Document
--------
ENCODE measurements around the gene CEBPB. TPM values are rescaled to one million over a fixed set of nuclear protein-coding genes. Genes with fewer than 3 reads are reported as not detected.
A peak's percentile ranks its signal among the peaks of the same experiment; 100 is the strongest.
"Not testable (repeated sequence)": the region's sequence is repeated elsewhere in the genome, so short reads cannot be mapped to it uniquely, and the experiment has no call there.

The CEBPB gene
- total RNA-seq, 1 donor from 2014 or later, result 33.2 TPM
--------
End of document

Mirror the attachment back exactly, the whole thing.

ENCODE measurements around the gene CEBPB. TPM values are rescaled to one million over a fixed set of nuclear protein-coding genes. Genes with fewer than 3 reads are reported as not detected.
A peak's percentile ranks its signal among the peaks of the same experiment; 100 is the strongest.
"Not testable (repeated sequence)": the region's sequence is repeated elsewhere in the genome, so short reads cannot be mapped to it uniquely, and the experiment has no call there.

The CEBPB gene
- total RNA-seq, 1 donor from 2014 or later, result 33.2 TPM